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Is it true in these cases the N or the M are not vocalized? Examples:

un
bien
bon
garcon
avion

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Yes, in most accents of French, what is spelt as a vowel plus -n is actually pronounced as a nasalised vowel-- i.e. as a vowel where you aim to let air out of the nose as well as the mouth.

As a rule of thumb, the n is pronounced as an "actual" [n] when followed by a vowel.

(By the way, be careful of the term "vocalised"-- as a technical term, it means "turned into a vowel", which isn't what is meant here.)
So is there a pronunciation difference between bien (good) and Bienne (a city in Switzerland)?

Bienne has an "e" at the end, so I don't know if this could be a factor to make a difference.
Yes, the above was talking about 'n' and 'm' at the end of a word or syllable (so in the written form, basically at the end of a word or before another consonant).

If the 'n' or 'm' has another vowel after it, then it will be pronounced as a simple [n] or [m].
I can't resist adding that, although Neil's reply is perfect for Paris, it would not be quite right in Marseille. In the whole of the large region known as the Languedoc (originally "the language of oc") these words would sound almost as though they ended in -ng.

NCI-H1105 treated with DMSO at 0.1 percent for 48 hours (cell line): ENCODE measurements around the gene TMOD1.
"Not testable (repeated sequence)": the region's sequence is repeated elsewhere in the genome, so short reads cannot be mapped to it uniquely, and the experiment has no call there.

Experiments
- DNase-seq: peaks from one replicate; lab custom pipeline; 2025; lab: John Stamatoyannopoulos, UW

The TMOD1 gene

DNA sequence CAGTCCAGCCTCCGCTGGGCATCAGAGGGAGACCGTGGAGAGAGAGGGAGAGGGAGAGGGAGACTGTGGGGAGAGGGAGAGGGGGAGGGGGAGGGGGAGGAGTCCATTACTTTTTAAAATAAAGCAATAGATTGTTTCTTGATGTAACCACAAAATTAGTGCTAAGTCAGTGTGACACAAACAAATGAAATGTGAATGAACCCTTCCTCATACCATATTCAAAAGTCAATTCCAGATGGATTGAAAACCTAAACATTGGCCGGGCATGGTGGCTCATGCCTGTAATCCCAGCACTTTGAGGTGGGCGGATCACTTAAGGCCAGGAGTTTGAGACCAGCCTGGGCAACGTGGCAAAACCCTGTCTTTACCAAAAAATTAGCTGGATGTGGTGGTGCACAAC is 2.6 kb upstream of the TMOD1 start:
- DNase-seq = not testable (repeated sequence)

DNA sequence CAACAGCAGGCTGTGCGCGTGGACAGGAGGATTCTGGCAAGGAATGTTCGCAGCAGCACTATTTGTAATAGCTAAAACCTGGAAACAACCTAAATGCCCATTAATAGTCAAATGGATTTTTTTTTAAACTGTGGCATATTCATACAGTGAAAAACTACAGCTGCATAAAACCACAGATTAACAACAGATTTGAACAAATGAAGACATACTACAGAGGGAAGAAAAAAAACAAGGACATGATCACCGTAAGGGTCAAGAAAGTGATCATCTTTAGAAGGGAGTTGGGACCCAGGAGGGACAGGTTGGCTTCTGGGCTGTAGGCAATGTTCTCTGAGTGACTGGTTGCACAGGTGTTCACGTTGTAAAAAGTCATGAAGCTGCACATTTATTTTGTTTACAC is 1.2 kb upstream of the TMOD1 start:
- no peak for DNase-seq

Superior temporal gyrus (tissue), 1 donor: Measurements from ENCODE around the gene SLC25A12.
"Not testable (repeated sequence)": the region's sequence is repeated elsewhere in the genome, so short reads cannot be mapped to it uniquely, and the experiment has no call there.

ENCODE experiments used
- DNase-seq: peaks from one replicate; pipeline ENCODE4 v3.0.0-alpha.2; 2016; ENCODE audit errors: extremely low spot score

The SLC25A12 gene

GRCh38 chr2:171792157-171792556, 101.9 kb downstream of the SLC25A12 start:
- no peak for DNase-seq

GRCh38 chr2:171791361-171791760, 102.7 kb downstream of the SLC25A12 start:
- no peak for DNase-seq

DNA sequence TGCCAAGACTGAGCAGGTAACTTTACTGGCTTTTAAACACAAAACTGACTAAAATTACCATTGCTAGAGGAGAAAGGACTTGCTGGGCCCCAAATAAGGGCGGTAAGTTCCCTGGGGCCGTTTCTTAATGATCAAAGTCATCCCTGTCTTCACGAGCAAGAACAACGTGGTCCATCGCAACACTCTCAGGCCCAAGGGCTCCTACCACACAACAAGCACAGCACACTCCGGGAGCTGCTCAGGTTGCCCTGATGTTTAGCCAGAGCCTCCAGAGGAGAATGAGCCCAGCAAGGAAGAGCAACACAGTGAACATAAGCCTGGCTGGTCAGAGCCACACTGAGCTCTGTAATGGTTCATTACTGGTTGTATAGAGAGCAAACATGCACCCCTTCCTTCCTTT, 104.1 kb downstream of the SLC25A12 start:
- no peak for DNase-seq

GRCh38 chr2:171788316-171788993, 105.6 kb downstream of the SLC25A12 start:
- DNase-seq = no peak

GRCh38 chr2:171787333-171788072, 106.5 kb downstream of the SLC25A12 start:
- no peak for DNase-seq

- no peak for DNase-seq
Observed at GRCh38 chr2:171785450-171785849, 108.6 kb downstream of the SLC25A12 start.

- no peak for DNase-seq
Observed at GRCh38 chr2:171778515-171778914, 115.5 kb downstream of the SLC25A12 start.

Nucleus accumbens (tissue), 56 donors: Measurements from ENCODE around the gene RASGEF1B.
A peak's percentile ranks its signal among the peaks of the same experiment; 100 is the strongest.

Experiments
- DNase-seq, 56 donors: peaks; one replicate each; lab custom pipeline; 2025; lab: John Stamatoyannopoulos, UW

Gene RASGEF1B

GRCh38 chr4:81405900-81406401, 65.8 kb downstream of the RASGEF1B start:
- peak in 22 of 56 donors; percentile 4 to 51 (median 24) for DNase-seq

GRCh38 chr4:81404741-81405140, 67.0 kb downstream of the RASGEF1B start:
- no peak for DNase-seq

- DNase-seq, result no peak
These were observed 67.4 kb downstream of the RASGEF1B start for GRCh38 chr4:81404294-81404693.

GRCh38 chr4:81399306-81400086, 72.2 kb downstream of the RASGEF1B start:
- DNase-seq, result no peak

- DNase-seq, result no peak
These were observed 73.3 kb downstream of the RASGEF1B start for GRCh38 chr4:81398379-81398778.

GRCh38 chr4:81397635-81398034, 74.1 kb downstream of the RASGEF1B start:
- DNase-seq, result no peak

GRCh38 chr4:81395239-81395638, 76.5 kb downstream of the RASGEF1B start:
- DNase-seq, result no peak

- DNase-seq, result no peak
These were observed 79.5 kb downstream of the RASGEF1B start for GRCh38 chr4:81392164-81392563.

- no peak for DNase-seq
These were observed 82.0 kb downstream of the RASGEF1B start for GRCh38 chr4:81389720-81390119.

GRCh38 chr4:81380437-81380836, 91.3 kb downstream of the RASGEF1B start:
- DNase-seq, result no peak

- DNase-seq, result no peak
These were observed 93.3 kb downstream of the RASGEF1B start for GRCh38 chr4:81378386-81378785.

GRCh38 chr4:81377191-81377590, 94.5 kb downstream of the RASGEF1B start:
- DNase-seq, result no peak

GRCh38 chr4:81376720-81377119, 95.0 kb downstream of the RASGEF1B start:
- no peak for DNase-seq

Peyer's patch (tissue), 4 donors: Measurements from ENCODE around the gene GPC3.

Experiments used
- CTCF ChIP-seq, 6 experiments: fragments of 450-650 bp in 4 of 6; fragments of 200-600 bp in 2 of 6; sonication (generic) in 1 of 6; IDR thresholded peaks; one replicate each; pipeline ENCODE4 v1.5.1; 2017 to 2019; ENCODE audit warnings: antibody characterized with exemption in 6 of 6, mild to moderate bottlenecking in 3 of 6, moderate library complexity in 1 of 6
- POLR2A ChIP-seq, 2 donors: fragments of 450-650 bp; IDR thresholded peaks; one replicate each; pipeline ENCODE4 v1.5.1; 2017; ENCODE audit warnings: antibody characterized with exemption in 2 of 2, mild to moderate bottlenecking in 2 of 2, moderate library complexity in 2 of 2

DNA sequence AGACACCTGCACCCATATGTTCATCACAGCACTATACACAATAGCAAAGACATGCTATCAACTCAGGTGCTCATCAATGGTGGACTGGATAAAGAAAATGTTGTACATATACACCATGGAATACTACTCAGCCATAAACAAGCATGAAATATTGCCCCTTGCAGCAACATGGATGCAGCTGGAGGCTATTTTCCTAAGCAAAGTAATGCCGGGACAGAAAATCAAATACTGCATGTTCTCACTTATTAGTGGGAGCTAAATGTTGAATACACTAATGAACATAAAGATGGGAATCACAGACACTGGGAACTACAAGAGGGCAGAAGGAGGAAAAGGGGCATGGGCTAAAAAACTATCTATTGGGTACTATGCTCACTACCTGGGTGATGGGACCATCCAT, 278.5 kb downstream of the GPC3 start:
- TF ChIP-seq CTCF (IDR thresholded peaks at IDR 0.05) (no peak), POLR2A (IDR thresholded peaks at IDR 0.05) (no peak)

Yes, this absolutely true -- for simplicity, the situation I am describing is what may be regarded as a "standard" pronunciation and is generally what I'd advise learners to follow unless you've some particular reason not to. But it's true there are some key dialectal differences.

In Midi French, word-finally, nasalised vowels also tend to be followed by a sound similar to English "ng" as you mention. Word-internally, this "ng" consonant tends to become whatever nasal consonant is closer to the following consonant. So for example, in the word simple, a Midi speaker would pronounce the m actually as a [m] sound. There are also differences in the quality of the vowels-- e.g. in this word, the vowel written i is cloesr to a nasalised 'e' vowel than is nowadays the case in Standard French.

There are also some differences in Canadian French (notably, the nasalised vowels in closed syllables tend to be diphthongised, and again, there are more genearlly some quality differences in the vowels as you might expect).

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